How much for a hate crime? What is a reasonable policy for ”prizing” things? Is it just to be set by these factors, or is there actually a prima facie, pre set reasonable punishment for certain crimes? If we really can’t stop students from crossing the lawn on campus, should we increase the fine? Is there a limit to the punishment, independent of how frequently the transgression occurs? (Set, for instance, by how important the well-being of that lawn is to us)? In the Hate Crime context – should our policy on how to punish these crimes depend on whether they are increasing or not? Presumably, it should influence police priority. As argued before, this might also be a more effective, or more fitting, means of expressing our attitude toward hate crimes.

Enhanced punishment and proportionality If the costs involved include costs calculated for society, there is a desirable proportionality between strength of punishment and harms caused by the crime. Let’s dwell on this for a while:

The harm caused, and relevant to the status of the crime, is not just harm to the individual, but the group targeted by the crime. This increased feeling of being targeted, and afraid, is part of the harm that makes these crimes particularly wrong. Now: if these crimes are increasing, fear is likely to spread even more. Any additional crime is likely to be taken as evidence, and exemplifying, this increase and thus committing such a crime when the type is on the increase is worse than if it is not on the increase. (Of course, if they are decreasing, any additional crime may postpone the positive impact of these good news, but let’s leave that for now). Thus we can say that the crime caused more harm, is therefore worse, and should be punished more – which brings proportionality into the account again.

There is a slight complication, though: if hate crimes are on the rise the impact of one particular instance may not be that important for the general increase in fear and societal discord. This is parallel to cases where a person is assaulted by a group of people. The total harm to the person may be worse than if there was a single assailant, but the contribution of each of them may be less than if assaulting the person on their own. How should we portion out punishment in such cases? My intuition here is that the total of punishment here should  not be proportional to the totality of harm caused, and thus that the individual punishment should not be proportional to the individual contribution – but to the outcome. If so, individual hate crimes on the increase should be punished more, even if the contribution to the extra harm caused by a type of crime on the increase is not larger for that individual crime.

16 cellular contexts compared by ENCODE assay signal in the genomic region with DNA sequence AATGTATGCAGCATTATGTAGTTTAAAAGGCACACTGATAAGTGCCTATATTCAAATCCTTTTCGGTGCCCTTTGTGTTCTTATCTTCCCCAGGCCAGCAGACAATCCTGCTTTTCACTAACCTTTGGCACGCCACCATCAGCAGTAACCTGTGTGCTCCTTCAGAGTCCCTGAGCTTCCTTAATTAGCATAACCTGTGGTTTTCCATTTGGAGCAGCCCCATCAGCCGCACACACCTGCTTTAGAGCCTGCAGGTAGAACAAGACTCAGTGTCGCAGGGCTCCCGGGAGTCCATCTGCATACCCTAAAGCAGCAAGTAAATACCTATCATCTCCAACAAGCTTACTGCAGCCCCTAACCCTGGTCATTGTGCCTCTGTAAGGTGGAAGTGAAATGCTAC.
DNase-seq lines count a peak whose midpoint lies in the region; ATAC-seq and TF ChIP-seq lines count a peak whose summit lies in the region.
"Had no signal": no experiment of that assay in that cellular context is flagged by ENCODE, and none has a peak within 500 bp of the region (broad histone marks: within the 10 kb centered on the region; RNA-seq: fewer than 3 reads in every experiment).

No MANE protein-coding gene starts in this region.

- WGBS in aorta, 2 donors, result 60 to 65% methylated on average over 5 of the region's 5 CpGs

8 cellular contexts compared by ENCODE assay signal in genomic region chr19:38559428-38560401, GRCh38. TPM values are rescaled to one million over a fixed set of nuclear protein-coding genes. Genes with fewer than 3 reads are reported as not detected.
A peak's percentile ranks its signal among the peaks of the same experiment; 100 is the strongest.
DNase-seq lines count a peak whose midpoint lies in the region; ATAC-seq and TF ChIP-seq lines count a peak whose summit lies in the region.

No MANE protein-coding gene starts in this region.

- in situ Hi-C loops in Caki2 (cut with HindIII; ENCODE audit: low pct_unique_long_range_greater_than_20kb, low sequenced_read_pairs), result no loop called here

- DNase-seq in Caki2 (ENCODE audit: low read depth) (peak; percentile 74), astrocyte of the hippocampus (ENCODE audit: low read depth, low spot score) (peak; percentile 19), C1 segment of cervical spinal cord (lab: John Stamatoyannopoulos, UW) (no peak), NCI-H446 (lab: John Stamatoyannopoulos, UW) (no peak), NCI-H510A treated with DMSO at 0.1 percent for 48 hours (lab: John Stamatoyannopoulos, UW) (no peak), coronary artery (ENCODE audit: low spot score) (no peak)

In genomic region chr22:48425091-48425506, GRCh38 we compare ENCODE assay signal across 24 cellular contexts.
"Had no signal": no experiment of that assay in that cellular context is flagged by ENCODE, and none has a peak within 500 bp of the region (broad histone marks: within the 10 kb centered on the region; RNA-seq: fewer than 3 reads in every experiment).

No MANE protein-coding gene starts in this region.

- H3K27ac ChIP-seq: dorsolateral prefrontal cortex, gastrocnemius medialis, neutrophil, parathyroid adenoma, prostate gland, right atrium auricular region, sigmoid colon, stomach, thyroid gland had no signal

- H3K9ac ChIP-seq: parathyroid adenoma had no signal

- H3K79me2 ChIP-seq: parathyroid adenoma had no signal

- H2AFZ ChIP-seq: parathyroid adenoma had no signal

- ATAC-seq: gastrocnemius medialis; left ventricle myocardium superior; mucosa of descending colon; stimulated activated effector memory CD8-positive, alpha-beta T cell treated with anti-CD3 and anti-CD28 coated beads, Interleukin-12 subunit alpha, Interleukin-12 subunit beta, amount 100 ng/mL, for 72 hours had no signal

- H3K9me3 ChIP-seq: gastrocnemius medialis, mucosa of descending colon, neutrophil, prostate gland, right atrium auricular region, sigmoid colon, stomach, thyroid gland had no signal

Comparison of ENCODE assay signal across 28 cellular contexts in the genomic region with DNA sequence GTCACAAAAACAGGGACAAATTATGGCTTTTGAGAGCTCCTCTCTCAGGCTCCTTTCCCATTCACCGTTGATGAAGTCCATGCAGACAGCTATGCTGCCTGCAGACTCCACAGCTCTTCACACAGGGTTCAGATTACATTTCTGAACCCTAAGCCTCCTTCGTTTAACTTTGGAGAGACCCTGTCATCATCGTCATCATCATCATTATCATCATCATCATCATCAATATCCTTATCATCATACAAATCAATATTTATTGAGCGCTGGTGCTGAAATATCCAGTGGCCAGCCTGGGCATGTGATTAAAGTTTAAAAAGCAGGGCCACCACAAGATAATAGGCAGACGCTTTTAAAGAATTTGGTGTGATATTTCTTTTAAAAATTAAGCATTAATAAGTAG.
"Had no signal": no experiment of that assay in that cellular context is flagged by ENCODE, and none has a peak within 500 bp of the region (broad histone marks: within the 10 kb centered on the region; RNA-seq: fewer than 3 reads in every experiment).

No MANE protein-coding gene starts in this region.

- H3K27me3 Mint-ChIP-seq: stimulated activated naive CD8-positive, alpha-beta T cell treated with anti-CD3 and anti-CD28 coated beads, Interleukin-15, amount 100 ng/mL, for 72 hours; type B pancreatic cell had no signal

What is wrong with Hate Crimes? Four contrast cases

24 maj 2011 | In Crime Ethics Hate Crime Moral philosophy politics | Comments?


Killing Seneca – not a hate crime?

What is wrong with hate crime? Are they worse than parallel crimes? If so, why? This is the central question, and it carries into all areas of hate crime scholarship. If we can answer this question, we would have the means to determine which crimes to include under the term, and what groups of victims and groups of perpetrators are relevant.

The distinguishing mark of hate crimes is in the motivation – hate crimes are motivated by bias, hostility, animus, prejudice, hate of group. This has impact on victim selection – usually, but not always, a member of the hated group. A hate crime may also hit someone only perceived to be a member of the hated group or – and this has often been neglected – someone important to that group. Hatred against homosexuals, for instance, may target some heterosexual gay-icon. It also has important for the type of crime and the intention behind the crime – usually the intention is to hurt the community, and thus selecting means that express this hatred as loudly as possible. Again, there might be cases where the hater only need to ”blow off steam” and thus may select a victim but make it look like an accident, or a normal robbery. In such a case, the motive would influence victim selection, but the intention is not to cause greater harm to the group. It is debatable whether such a crime should be treated as worse than the crime it is made to look like.

The main two theories about the wrongness of hate crime is

1) Hate/prejudice is wrong. The motive makes the perpetrator more blameworthy

2) Hate Crimes hurt more

Both allow for qualifications – is hate/prejudice always wrong? There is debate over whether ”hate” is the right word (it probably isn’t) since it doesn’t actually imply a fault. It might be an attitude that it is always wrong to have, but it may occasionally have the right fit – hating something that is bad/evil for instance. Do crimes motivated by hate always hurt more? Why do they hurt more? Is it because the group to which the victim belong are more vulnerable when targeted because of membership of that group?

Four contrast cases

To coax out some of our intuitions about hate crime, I present four cases of crimes directed at someone because of some characteristic that distinguish them as members of a certain group. The questions we need to ask is: 1) Are all of them hate crimes? and 2) Do all of them have the property that make certain crimes worse than others?